Dividend Contributions to S&P 500 Returns by Decade
While much talk is made about "lost decades" in investing, being near or completely absent of capital appreciation, that isn't the case if you make investments in solid companies with substantial yields and reinvest those dividends. In actuality, this is more beneficial to the long-term investor.
Many times after one of these lost decades, the following decade produces above-average returns for investors in the form of capital appreciation. However, this is not a given, it is not a law, as past results can't neatly be extrapolated and applied to the future. Investors should take nothing for granted and still persist in popularizing the call for increased dividends.
Two companies that appeal greatly to me with their recent dividend activity are Union Pacific(NYSE:UNP) and McDonald's(NYSE:MCD). McDonald's is a bit more conservative of the two, with Union Pacific being a bit more cyclical in nature. Over the last seven years Union Pacific's dividend has increased a total of 415%, and McDonald's 287%.
|Year||Dividends Paid Per Share||% Increase From Prior Year|
|Year||Dividends Paid Per Share||% Increase From Prior Year|
Union Pacific's large increases come after three years (2004, 2005, 2006) in which there was no dividend change whatsoever from the company. Since then, we've seen from the company multiple dividend increases within the same year. McDonald's on the other hand is a member of the S&P 500 Dividends Aristocrat Index, meaning for at least the last 25 years it raised its dividends. Not only that, but among that elite class of dividend aristocrats, McDonald's is near the top of the heap when it comes to those growing their dividend the fastest.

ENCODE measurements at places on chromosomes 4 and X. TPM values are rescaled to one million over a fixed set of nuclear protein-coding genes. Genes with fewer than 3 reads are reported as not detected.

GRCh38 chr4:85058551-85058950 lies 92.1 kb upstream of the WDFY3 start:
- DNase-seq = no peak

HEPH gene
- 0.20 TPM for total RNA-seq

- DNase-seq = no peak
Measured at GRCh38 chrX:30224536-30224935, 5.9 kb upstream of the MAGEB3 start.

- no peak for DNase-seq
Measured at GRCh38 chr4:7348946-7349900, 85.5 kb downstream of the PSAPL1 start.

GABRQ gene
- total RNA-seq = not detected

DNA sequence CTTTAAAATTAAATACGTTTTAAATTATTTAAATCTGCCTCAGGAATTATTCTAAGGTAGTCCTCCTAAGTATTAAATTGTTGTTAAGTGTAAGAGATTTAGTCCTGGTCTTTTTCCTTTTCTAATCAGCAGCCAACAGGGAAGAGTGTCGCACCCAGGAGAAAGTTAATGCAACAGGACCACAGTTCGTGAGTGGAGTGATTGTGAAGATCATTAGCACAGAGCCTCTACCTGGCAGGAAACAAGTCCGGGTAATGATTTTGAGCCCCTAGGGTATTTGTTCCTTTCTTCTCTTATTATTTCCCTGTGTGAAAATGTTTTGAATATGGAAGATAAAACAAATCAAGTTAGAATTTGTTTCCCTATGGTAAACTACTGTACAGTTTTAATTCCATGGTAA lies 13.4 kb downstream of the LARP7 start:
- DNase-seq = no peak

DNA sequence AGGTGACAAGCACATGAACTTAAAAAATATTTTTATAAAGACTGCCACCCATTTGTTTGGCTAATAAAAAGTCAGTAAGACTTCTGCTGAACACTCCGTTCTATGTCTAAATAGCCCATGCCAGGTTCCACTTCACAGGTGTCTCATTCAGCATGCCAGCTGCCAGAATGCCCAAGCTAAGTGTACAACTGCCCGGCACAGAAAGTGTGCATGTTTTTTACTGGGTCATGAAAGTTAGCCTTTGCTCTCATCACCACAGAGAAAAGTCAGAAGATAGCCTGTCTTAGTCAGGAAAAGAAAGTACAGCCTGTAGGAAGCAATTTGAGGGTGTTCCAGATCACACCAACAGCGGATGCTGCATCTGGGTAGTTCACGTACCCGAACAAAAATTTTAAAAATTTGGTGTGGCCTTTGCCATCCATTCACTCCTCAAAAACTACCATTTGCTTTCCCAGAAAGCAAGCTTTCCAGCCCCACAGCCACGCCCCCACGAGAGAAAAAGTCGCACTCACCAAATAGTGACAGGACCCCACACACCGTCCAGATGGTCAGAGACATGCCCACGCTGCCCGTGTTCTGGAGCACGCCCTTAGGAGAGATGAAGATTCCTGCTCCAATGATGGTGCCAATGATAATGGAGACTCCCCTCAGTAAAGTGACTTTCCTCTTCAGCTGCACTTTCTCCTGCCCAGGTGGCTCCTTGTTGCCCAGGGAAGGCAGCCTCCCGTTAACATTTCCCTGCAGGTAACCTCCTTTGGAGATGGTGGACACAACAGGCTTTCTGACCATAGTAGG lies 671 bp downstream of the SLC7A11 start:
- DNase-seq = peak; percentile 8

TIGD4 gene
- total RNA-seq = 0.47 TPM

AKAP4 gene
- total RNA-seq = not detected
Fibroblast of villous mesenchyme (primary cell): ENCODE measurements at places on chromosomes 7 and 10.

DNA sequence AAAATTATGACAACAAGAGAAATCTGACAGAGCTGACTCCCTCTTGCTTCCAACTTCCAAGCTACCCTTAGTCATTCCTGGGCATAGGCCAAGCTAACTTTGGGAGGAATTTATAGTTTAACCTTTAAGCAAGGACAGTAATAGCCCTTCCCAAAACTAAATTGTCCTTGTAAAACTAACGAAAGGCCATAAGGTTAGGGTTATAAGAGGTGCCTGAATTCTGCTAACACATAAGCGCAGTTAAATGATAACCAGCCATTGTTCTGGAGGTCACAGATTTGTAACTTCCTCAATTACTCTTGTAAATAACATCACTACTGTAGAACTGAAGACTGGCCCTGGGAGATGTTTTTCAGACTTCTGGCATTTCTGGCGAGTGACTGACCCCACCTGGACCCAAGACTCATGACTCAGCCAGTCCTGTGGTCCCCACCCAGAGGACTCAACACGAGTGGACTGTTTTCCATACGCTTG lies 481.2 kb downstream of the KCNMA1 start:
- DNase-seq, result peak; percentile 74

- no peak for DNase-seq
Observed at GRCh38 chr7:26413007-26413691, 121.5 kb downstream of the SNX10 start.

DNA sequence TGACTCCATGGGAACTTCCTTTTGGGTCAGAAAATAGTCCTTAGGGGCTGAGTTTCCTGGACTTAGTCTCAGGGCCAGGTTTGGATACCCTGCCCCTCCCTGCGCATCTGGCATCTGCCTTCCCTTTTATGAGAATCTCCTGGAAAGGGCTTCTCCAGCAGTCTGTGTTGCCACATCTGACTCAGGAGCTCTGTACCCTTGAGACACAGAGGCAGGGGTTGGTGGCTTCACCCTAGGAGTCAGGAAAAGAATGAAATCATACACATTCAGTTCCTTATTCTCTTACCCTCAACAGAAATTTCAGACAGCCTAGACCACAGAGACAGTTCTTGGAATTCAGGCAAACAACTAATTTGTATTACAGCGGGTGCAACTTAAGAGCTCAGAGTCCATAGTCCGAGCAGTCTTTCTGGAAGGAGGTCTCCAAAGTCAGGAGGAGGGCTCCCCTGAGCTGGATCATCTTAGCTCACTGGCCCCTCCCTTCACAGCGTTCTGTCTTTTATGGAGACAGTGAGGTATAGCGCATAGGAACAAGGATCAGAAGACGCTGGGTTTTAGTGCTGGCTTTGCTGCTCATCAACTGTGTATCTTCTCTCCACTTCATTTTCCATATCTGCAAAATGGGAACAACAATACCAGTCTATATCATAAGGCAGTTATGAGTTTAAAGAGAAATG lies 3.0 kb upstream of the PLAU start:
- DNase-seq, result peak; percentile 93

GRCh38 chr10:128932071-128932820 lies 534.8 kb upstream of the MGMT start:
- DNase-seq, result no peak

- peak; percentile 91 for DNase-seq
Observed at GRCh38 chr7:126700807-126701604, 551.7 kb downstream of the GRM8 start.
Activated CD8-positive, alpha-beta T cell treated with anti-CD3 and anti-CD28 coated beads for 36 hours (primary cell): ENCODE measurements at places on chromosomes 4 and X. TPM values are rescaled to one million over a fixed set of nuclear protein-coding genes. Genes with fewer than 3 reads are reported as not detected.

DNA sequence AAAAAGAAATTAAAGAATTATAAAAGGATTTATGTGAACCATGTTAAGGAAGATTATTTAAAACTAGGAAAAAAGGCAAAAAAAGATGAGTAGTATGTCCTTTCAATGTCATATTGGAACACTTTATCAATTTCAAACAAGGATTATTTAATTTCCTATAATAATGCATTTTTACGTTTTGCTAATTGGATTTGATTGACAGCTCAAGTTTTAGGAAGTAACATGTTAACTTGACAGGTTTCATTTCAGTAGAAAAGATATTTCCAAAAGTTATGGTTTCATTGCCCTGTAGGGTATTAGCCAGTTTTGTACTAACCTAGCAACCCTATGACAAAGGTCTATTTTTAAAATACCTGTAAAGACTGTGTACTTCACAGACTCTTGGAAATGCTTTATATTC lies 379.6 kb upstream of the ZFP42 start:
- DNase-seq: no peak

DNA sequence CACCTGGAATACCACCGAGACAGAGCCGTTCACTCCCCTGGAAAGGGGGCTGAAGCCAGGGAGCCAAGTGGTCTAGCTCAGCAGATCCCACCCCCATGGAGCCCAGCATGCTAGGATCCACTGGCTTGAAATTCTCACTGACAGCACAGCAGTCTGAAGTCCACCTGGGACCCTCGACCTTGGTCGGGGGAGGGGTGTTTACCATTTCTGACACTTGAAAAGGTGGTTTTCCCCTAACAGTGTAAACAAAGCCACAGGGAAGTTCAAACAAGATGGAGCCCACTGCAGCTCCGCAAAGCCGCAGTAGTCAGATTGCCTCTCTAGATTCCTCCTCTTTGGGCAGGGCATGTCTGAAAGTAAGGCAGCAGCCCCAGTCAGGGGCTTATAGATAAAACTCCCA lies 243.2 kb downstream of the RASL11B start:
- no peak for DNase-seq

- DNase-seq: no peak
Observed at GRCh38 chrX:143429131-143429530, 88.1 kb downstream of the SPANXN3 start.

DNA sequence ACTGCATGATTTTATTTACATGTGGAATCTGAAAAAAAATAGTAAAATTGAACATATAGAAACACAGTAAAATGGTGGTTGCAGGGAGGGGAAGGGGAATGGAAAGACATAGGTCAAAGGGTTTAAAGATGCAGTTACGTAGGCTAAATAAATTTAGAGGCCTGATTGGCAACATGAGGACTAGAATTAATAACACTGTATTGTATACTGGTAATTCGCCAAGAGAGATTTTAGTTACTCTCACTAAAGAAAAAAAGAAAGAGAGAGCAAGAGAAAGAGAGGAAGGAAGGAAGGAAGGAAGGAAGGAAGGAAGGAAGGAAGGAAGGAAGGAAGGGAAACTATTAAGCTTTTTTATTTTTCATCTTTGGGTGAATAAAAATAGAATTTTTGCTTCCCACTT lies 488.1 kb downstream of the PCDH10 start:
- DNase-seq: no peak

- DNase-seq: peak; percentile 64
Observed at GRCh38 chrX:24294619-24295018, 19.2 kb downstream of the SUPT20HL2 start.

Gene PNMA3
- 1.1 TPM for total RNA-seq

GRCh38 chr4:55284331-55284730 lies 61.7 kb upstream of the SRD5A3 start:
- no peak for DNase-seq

An important time frame to look at when viewing a company's dividend history is during our recent crisis of a few years ago. Staples of the Aristocrats, notable companies such as General Electric (NYSE:GE) were forced to be removed from the list after it cut its dividend in 2009. Increased dividends during that intense mess of a situation sent a big message to people. Particularly in the case of Union Pacific, which unlike McDonald's is not on the aristocrat list. After all, it was only a few short years ago, in better times for the overall economy, where it didn't raise the dividends for a few years. Cutting the dividend, or at the least not raising wouldn't have set the same shockwaves through the financial world had McDonald's been the one to do it.
Also, many companies in an attempt keep their streak of years of dividend increases alive during tough times will implement a 1 cent increase over the prior year, so while not substantive, technically their streak is alive. Not so with McDonald's, which went above and beyond what it had to do to maintain the streak. It sends a very important signal to investors.
There are some extenuating circumstances that can arise, which make falling dividends not necessarily a deal breaker, and rising dividends in and of themselves are not indicative of a company worthy of investing in. But they are an excellent sign and starting point into looking further at potential investments.
Disclosure: I am long MCD, UNP. I wrote this article myself, and it expresses my own opinions. I am not receiving compensation for it (other than from Seeking Alpha). I have no business relationship with any company whose stock is mentioned in this article.